|Name||Rise Park Junior School|
|Ofsted Inspection Rating||Good|
|Address||Annan Way, Rise Park, Romford, RM1 4UD|
|Religious Character||Does Not Apply|
|Number of Pupils||334 (48.8% boys 51.2% girls)|
|Number of Pupils per Teacher||24.2|
|Academy Sponsor||Rise Park Academy Trust|
|Percentage Free School Meals||13.2%|
|Percentage English is Not First Language||14.5%|
|Pupils with SEN Support||8.6%|
|Catchment Area Information Available||Yes|
|Last Distance Offered Information Available||No|
Highlights from Latest Full Inspection✝
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Information about this school
The school meets requirements on the publication of specified information on its website. The school complies with Department for Education guidance on what academies should publish. Rise Park Junior School is similar in size to an average-sized primary school. The school became a sponsor-led academy on 1 September 2014. It is part of the Rise Park Academy Trust. When its predecessor school was last inspected by Ofsted, it was judged to be inadequate overall. The proportion of pupils known to be eligible for support through the pupil premium is similar to that found nationally. An above-average proportion of pupils have special educational needs support. The proportion of pupils with a statement of special educational needs or an education, health and care plan is below that found nationally. The school meets the government’s current floor standards, which are the minimum expectations for pupils’ attainment and progress in English and mathematics. The executive headteacher took up her post when the school became an academy.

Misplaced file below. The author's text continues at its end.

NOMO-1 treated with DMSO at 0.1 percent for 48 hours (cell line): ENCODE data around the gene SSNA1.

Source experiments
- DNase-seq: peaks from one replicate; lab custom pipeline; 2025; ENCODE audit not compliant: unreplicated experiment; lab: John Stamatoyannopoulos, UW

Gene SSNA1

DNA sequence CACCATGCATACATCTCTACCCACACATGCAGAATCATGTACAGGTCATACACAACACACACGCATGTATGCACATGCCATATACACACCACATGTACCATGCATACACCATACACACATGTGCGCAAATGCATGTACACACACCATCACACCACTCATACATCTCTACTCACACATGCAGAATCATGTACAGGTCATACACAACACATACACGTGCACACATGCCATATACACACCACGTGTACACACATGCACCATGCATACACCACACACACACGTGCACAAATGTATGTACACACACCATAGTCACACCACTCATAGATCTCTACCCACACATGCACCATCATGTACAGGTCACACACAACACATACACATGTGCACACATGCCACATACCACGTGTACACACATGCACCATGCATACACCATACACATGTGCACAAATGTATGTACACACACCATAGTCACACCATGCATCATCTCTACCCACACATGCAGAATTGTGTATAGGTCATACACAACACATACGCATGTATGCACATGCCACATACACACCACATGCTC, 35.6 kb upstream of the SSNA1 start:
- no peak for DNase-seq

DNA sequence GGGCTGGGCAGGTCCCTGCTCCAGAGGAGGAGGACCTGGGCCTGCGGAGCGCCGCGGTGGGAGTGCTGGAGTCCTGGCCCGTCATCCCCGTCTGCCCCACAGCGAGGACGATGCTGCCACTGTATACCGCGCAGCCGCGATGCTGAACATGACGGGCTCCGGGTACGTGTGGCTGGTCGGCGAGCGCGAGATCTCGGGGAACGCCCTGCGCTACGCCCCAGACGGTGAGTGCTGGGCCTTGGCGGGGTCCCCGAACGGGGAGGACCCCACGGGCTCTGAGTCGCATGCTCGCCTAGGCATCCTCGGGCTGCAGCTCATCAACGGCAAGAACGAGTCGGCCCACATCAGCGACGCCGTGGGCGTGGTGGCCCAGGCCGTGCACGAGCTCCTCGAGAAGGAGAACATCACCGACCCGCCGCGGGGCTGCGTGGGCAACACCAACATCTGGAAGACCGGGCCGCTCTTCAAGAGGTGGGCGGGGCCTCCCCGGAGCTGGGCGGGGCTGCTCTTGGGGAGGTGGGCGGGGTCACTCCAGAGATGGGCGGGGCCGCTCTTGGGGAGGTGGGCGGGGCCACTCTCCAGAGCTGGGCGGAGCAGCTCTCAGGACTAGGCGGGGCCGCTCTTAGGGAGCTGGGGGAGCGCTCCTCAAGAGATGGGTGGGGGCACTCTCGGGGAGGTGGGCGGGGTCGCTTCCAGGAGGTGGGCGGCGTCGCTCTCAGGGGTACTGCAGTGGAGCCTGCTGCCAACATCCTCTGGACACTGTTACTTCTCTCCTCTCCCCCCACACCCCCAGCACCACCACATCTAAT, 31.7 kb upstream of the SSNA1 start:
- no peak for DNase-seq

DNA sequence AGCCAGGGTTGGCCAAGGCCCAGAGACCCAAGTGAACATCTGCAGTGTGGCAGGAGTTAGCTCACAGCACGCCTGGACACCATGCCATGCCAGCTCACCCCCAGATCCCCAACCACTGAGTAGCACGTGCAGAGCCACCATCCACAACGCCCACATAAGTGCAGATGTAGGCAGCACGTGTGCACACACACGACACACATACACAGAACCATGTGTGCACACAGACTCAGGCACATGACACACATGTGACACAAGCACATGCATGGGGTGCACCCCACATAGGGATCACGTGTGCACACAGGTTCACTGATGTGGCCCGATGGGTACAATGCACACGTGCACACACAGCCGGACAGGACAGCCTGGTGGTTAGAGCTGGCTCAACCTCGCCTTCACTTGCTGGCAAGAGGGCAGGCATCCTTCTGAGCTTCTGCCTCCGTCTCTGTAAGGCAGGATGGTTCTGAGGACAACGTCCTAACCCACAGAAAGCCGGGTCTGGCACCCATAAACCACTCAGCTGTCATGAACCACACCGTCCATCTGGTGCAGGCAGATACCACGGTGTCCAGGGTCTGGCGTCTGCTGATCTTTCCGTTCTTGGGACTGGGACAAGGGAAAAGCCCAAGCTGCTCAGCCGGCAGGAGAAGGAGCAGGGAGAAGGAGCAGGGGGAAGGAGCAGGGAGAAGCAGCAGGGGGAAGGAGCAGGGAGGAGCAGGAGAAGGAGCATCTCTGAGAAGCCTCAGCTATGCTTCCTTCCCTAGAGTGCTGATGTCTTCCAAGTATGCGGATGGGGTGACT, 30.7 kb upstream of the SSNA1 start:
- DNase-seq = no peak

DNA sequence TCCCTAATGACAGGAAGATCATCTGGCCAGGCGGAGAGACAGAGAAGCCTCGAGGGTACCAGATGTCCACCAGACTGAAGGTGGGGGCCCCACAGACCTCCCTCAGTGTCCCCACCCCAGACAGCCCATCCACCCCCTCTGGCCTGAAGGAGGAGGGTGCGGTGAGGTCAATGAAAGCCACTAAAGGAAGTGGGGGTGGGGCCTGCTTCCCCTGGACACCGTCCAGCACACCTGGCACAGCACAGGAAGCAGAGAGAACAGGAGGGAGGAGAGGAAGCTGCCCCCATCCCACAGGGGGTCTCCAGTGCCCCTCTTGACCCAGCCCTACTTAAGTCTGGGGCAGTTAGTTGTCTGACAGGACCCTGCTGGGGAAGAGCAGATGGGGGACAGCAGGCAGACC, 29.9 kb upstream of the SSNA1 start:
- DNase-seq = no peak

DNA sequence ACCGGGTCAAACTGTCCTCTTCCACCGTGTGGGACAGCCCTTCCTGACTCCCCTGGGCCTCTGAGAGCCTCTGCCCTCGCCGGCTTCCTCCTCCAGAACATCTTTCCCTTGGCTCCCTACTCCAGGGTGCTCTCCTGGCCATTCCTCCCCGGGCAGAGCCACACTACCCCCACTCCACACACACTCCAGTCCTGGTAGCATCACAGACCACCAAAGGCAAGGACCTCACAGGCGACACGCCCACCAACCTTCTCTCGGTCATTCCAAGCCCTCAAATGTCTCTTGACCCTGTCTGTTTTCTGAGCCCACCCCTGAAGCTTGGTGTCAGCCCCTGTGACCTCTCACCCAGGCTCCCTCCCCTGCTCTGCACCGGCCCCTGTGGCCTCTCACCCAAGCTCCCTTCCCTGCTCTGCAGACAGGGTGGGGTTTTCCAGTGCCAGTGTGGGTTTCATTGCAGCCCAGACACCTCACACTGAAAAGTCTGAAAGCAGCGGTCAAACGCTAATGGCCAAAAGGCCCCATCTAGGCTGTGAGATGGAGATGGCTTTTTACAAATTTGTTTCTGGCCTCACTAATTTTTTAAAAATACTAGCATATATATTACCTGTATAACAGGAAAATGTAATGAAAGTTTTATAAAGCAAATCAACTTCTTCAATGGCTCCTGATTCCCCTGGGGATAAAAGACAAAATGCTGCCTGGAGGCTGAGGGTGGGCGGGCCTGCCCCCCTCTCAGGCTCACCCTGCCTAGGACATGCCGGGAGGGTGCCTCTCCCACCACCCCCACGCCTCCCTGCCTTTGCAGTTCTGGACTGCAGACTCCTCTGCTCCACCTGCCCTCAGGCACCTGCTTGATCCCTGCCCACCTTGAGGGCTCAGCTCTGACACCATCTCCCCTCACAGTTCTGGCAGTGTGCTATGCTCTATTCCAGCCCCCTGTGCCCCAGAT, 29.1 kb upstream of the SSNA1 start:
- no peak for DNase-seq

Summary of key findings for parents and pupils
This is a good school Since the school became an academy, the executive headteacher and other leaders have markedly improved the quality of education provided at the school. Leaders, including those responsible for governance, systematically check on all aspects of the school’s work. They address weaknesses with alacrity and determination. As a result, all aspects of the school’s work are now good and improving. Teaching is good and improving. Teachers and other adults work well together to plan activities that engage pupils well and help them to become successful learners. Effective staff training continues to strengthen this. Current pupils, including those who have special educational needs and/or disabilities, as well as disadvantaged pupils, make good progress as a result of the effective support they receive. Pupils have a secure understanding of how to stay safe in different situations. They feel very safe in the school because they know that adults are always on hand to help them if they or their families have any concerns. Pupils behave well. They work diligently in lessons and are keen to succeed. They treat each other with respect, grow in self-confidence and welcome visitors to the school. Pupils’ personal development is strong. They are acutely aware of and enjoy debating current affairs, for instance. They embrace the many opportunities they have to take on leadership roles within the school. They are well prepared for life in modern Britain. The trust’s directors and governors provide a good balance of support and challenge to school leaders. They play a key role in improving the school. The improved quality of teaching has resulted in pupils now making good progress across subjects. Some pupils of middle and high ability, however, could make stronger progress to reach higher standards. Teachers do not consistently set work that is challenging enough in English and mathematics. Some of the newly appointed subject leaders are at the early stages of developing their skills in enhancing the quality of teaching and pupils’ outcomes in their areas of responsibility.